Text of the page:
Archive for the 'exams' Category

Written Exam Answers

Your subject teachers will have taught you about different kinds of written answers. How you approach them will depend on just how much writing is needed. Some require a single word or sentence, and probably start:

  • define
  • state
  • what is…
  • when
  • where
  • give an example of…

Those are the easy ones, and are usually more about recall than anything else. Some are much more open and may require a longer answer or even an essay. If so, there are a few things you can do to help you get as many marks as possible.


Check with your teacher – what kind of format is needed? Will bullet points lose marks? Can you use headings? Even if you can’t break a long answer up into explicit sections, it will probably be good to have some idea of what you will need to include. The number of marks available should guide the amount of time you spend on the question, but a moment spent thinking before you write will probably be well spent.

Showing Off

Your answer should show that not only do you know stuff but also that you can explain it in the context of the question. Use key words and processes, explain links between different parts of the topic, and relate concepts to real situations or consequences. One acronym which can be interpreted in several ways is PEE.

  • Point: what are you trying to say?
  • Evidence: state the fact in the real world, historical event, scientific concept or quote from a text you think is relevant.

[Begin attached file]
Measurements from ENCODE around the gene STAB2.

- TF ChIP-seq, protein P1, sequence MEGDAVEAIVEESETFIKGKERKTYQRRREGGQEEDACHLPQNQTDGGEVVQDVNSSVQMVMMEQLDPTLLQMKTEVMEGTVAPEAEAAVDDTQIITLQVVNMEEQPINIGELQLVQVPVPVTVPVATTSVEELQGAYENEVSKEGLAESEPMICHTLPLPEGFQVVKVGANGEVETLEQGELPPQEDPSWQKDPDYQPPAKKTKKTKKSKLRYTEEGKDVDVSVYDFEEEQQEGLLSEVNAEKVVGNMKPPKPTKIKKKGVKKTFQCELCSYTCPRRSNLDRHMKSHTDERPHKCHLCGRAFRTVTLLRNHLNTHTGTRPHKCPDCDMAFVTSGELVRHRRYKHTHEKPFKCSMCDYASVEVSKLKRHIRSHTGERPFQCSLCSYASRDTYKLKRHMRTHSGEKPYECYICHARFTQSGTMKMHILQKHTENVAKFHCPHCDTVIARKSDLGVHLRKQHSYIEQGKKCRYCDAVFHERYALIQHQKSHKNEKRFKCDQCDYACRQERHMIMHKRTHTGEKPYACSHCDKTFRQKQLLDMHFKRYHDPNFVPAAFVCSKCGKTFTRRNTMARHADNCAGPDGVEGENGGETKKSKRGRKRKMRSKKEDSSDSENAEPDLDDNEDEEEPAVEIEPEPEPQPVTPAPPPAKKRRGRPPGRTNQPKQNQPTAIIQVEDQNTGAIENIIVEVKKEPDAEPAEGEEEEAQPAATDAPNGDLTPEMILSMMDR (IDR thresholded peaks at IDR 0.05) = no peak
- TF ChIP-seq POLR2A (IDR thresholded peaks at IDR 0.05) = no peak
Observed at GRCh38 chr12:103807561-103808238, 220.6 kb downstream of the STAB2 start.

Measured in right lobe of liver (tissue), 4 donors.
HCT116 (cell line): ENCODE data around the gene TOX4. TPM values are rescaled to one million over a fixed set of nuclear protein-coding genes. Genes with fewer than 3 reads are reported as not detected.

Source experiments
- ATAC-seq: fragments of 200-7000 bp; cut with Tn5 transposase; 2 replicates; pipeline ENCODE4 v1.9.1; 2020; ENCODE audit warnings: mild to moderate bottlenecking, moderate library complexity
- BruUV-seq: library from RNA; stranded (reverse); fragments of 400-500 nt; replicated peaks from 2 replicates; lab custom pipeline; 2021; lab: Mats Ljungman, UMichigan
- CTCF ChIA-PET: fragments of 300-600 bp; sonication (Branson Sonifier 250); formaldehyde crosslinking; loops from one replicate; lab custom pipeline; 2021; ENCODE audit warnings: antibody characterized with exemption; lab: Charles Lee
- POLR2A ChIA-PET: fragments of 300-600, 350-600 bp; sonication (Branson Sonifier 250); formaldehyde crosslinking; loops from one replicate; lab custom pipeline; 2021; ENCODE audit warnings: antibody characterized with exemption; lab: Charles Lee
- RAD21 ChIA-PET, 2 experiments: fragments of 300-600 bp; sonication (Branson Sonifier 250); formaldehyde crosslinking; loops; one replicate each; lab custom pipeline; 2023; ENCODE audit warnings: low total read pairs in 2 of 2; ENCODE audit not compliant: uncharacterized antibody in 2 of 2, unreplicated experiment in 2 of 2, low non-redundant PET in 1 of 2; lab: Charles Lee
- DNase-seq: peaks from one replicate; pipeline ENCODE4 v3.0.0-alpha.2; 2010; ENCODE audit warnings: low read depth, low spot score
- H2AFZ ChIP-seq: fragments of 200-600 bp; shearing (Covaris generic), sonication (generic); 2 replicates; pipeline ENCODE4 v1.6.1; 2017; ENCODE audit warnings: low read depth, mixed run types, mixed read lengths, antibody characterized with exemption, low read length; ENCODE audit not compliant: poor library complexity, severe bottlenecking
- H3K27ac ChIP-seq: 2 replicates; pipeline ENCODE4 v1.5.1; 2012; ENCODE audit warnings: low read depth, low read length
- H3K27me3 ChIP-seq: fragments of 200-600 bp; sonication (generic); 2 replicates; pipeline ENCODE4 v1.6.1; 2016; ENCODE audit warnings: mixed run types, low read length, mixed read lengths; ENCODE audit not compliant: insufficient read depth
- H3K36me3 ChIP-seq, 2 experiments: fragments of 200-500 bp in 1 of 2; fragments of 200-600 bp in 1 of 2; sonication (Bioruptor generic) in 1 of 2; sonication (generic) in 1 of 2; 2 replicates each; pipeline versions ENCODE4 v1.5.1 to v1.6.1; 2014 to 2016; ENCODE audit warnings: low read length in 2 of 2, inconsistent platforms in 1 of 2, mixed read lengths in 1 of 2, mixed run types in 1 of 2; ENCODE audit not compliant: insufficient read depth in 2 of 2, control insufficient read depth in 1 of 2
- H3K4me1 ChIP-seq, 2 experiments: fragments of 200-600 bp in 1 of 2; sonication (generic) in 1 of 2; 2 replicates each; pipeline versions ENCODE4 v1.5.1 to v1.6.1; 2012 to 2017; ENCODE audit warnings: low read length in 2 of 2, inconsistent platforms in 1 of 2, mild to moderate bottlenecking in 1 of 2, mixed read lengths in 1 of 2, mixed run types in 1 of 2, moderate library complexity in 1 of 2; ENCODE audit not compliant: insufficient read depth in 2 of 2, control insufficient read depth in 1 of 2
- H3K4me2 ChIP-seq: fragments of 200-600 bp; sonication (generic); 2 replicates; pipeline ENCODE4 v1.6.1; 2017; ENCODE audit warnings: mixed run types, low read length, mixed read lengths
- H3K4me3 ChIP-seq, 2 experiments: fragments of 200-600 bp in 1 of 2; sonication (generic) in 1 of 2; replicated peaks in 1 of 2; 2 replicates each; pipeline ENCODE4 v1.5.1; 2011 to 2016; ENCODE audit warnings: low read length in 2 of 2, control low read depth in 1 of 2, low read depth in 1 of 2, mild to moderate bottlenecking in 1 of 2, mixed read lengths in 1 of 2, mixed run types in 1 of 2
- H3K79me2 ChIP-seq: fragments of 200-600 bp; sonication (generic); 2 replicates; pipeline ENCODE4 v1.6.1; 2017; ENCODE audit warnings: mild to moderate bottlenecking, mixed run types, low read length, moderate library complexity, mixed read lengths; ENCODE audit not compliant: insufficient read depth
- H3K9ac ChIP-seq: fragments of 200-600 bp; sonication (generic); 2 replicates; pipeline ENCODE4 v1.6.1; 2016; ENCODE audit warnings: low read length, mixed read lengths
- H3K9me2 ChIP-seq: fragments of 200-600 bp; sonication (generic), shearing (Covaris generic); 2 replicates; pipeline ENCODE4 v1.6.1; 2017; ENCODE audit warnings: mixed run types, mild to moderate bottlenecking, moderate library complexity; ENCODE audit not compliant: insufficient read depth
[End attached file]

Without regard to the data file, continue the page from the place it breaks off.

• Explain/Evaluate: justify your choice and show why it is linked to your opinion.

Of course, once you have given your answer you will need to check it makes sense. It might also be worth checking important words for spelling, and going over the grammar. Using the sequence on the printable above will help you to slow down your thinking so that the clear, concise sentences don’t need much editing once you’ve written them down.

Practice using this structure in your various subjects – perhaps write up a summary you can refer to during revision. You’ll probably find different ‘internal checklists’ useful in different topics (Safety, Variables, Controls, Measurements, Repeats might be helpful when writing experimental plans but less so in English) but the process of explaining your thinking in writing is universal – and useful in real life too.


Exam Stress

The bad news is that exams are supposed to make you stressed. That’s because they matter. The problem comes when the stress, instead of prompting you to prepare beforehand and then perform to the best of your ability, makes you feel so bad you make mistakes. The good news is that there are things you can do that will help.


Knowing that you’re prepared is the best possible treatment for nerves. Confidence that you’ve spent time on effective revision won’t solve the anxiety, but will make it easier to cope with. Some students are convinced they could never do enough preparation, so you need to really think through how much is a reasonable amount. This will depend on the subject, how much of your final mark it’s worth and how busy you are. Plan ahead, check the calender and think about how much social life during study leave is sensible. You shouldn’t quit your hobbies and stop seeing your friends, but equally it’s probably not the best time to train for your black belt grading or buy the latest Call of Duty installment.